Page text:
By User:Arnaud 25 (Own work) [Public domain], via Wikimedia Commons

Brocciu is fresh cheese made with pure ewe’s or goat’s milk and whey. The cheese can be enjoyed fresh or preserved and is used in a variety of dishes, such as omelettes, ravioli, doughnuts, pies, artichokes and fish.

Source: [ French Wikipedia]
Photographe: Shiva-Nataraja GFDL 2004, Patricia Anfossi

Corsica is also known for its wide variety of seafood, including red mullet, sea bream, crayfish, oysters, and trout. Nevertheless meals with venison or smoked ham are the most popular.
When in Corsica, check out this signature dish - a delicious casserole with boar, onions, garlic, carrots, chestnuts, fennel, eau de vie, and red wine, the "Civet de Sanglier".

By sprohon [CC BY-SA 2.0], via Wikimedia Commons

Corsica’s charcuterie selection is well-known and widely admired. The charcuterie is produced in the mountains near the center of the island and is focused mainly around a regional species of pig, the cochon nustrale, which is raised on a diet of chestnuts, acorns, and local roots. Some of the most popular forms of charcuterie are the Figatellu di Corsica (pork sausage), coppa (dried pork), lonzu (seasoned fillet of pork), prisuttu (seasoned ham), and dried sausage.

By Arnaud 25 (Own work) [CC BY-SA 4.0], via Wikimedia Commons

From Corsica to Boston, an inside look with Northeastern University exchange student Paul-Louis Moracchini

A few weeks ago, the Consulate had a café with Paul-Louis, a Corsican native, who is studying at Northeastern University for a year. We interviewed Paul-Louis about his experiences in Corsica and Boston, but more specifically about Corsican culture and identity, similarities and differences between the Corsican region and the New England region, and his experiences studying in France vs. the United States. Here’s what we learned…

Culturally, are there any similarities between the Boston area and Corsica? What was the biggest culture shock you had coming to Boston?

Paul-Louis noted a few interesting similarities between the two regions, saying that both Bostonians and Corsicans tend to travel and be curious about the people they encounter. They are interested in learning about where you come from and your history.
Growing up in Corsica, Paul-Louis watched many American movies and was shocked to see all of the things he had seen for so long on a screen come to life. One of these shocks was seeing an actual yellow school bus in the street!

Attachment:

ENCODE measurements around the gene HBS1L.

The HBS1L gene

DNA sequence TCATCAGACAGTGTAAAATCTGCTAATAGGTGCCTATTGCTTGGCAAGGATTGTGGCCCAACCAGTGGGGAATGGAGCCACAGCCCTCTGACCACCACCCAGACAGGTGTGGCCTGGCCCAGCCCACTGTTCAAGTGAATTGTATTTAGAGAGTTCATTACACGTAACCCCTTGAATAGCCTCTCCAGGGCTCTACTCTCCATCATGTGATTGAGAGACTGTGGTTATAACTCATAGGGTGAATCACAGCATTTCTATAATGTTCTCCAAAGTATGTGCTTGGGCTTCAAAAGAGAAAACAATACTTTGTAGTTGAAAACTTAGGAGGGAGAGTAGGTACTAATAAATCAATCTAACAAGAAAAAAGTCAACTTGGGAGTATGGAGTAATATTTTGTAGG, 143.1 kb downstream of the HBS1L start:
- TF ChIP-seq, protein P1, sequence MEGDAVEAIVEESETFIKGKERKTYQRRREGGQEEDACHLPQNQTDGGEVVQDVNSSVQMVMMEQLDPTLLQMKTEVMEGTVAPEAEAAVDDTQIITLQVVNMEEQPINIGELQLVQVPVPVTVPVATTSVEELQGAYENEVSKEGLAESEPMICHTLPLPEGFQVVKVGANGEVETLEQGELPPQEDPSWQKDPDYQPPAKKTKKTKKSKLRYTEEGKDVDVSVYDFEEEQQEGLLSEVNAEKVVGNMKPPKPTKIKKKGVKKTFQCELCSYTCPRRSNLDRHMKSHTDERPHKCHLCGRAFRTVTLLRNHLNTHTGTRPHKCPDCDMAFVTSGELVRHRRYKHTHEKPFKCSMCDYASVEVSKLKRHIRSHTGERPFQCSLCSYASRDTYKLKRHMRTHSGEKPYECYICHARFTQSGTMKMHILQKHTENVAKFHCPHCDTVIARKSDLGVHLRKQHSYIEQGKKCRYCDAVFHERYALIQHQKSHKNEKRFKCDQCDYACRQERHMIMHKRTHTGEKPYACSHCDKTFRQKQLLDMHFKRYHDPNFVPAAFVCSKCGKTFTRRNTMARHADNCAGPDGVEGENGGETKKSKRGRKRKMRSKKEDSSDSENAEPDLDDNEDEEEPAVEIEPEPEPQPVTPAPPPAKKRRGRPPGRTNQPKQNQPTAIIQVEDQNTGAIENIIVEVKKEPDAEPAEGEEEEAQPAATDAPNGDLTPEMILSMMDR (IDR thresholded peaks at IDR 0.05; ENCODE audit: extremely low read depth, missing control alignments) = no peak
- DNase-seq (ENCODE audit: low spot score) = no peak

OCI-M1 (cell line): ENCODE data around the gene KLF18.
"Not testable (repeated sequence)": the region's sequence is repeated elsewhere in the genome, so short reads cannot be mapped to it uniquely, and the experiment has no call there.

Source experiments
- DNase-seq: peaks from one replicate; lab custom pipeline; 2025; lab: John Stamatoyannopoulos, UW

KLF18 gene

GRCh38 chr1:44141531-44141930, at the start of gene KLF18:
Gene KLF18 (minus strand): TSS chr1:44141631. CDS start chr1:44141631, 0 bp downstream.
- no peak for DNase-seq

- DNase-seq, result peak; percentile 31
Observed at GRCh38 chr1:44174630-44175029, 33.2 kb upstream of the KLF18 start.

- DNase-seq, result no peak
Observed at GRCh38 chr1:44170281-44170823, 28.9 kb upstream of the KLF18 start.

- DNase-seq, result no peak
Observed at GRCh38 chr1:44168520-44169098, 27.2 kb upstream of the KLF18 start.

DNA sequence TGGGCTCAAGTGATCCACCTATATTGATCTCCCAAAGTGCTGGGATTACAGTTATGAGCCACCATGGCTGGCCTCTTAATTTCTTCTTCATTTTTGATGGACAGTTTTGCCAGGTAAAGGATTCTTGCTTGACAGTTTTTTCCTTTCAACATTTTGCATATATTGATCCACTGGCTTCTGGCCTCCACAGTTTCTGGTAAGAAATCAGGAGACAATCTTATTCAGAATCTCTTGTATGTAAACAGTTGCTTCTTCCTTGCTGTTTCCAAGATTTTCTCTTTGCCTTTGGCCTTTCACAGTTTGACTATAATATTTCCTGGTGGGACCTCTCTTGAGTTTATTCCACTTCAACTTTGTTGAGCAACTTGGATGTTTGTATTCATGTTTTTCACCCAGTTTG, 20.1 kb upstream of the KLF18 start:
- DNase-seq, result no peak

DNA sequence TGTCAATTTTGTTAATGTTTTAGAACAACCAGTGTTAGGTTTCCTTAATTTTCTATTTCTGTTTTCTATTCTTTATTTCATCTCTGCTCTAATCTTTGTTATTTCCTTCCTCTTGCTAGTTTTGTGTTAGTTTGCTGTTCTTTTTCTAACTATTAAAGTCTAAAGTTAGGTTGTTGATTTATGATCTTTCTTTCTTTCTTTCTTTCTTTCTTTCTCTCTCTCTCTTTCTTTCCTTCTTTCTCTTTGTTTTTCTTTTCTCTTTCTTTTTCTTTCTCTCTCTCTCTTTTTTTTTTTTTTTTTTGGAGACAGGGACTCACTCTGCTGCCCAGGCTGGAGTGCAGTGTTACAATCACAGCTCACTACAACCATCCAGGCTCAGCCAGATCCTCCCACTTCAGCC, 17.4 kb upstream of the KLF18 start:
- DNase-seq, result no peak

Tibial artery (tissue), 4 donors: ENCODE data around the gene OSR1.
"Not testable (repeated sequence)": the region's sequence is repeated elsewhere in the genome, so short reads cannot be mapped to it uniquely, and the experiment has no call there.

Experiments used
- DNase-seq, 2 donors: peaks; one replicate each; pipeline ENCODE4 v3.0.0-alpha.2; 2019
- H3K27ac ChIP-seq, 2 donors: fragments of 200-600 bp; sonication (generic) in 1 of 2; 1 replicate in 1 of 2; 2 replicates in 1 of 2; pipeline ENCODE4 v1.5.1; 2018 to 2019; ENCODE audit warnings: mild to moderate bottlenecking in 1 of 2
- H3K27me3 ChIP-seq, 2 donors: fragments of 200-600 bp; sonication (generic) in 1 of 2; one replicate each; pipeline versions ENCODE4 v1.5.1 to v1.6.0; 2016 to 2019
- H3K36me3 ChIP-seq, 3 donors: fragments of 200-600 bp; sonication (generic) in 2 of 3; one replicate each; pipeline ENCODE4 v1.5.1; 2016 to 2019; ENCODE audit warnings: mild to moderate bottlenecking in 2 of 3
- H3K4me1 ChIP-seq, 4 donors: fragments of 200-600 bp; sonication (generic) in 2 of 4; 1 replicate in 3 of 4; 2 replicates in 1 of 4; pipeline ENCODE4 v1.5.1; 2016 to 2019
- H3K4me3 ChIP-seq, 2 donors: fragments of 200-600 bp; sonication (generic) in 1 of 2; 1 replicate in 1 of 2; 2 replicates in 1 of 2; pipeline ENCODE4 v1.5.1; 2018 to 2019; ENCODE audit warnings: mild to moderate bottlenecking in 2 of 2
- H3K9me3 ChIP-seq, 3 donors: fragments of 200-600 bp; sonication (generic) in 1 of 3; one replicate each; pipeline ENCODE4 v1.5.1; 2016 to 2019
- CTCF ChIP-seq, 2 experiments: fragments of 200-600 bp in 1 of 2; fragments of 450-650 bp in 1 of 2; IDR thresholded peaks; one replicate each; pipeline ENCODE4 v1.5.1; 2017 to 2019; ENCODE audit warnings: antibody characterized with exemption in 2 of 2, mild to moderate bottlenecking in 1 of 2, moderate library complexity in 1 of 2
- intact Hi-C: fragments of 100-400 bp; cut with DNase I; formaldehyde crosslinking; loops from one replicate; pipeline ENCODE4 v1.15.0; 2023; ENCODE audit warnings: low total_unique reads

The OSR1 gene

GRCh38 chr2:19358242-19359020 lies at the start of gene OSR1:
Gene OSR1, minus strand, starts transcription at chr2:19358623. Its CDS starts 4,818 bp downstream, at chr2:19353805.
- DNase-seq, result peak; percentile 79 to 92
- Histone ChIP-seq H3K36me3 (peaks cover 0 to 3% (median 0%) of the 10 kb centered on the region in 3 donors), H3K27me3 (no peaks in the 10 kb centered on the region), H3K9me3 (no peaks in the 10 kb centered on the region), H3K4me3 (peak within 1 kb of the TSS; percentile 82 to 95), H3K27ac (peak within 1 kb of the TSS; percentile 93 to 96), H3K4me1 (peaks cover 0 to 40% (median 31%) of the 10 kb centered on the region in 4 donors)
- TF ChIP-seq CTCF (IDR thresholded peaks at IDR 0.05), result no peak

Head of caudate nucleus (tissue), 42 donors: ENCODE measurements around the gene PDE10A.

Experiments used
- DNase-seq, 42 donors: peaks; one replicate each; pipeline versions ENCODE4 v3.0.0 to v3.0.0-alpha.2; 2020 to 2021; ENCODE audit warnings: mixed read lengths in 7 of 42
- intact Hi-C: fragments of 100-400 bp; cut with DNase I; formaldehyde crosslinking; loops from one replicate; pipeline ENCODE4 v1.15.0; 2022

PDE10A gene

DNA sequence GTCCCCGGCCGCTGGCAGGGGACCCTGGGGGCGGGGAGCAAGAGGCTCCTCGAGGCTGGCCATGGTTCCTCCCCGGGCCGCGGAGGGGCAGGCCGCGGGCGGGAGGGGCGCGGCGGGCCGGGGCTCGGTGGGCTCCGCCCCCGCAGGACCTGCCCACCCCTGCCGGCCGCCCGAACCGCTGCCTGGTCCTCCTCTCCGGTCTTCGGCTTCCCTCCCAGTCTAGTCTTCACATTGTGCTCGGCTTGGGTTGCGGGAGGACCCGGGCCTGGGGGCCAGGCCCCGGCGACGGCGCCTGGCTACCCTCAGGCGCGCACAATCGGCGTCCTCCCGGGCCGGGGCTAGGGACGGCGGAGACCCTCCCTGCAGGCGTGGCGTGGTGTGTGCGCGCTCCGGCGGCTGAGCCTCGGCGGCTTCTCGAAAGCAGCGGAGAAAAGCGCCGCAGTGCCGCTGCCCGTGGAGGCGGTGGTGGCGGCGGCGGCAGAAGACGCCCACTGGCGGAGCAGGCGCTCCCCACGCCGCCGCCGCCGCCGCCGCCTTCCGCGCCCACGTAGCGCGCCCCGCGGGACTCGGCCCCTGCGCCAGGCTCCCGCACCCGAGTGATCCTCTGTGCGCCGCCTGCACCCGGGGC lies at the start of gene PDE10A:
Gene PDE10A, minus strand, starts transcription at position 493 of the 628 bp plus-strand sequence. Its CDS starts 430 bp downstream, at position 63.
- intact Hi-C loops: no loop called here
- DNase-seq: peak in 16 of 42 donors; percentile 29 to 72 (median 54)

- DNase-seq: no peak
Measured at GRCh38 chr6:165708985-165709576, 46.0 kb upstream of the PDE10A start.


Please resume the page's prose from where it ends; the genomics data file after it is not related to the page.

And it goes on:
How did you decide to come to Boston for part of your college career? What are you studying?

Academically, Paul-Louis was interested in participating in an exchange program in the United States and was accepted to Northeastern University. At Northeastern, Paul-Louis is studying Political Science, History, and Arabic. Other reasons that drew Paul-Louis to Boston included being in a city and being on the east coast. He wanted a chance to experience the four seasons, something he had never really experienced growing up on the sunny coast of Corsica.

Are there aspects of the French education system that you prefer over the American education system and vice versa?

Paul-Louis remarked that in France, the academic system is more stressful in several ways. Students tend to be in class for more hours per week and have more homework. He nevertheless felt that the academic programs were more structured in France, which he preferred. From what he has experienced in the American education system, he has enjoyed the variety of courses available and the freedom to choose among many different types of classes and educational paths.

What do Corsican students enjoy doing in their free time?

Paul-Louis explained to us that many students enjoy singing, whether for a traditional Corsican singing group (“profane”) or for a religious singing group (“religieux”).
Some popular songs include “Paghjella,” which describes Corsican village life and “Dio Vi Salvi Regina,” which translates to “God Saves You My Queen”.

Check out the video "A Filetta- Paghjella (traditional)" below for an example of traditional Corsican music:

Sports are another pastime enjoyed by many, including hiking and soccer. Additionally, playing chess is very popular among Corsican students.

Thank you Paul-Louis for your time and your insight! We wish you the best for your next adventure!

Last modified on 11/04/2017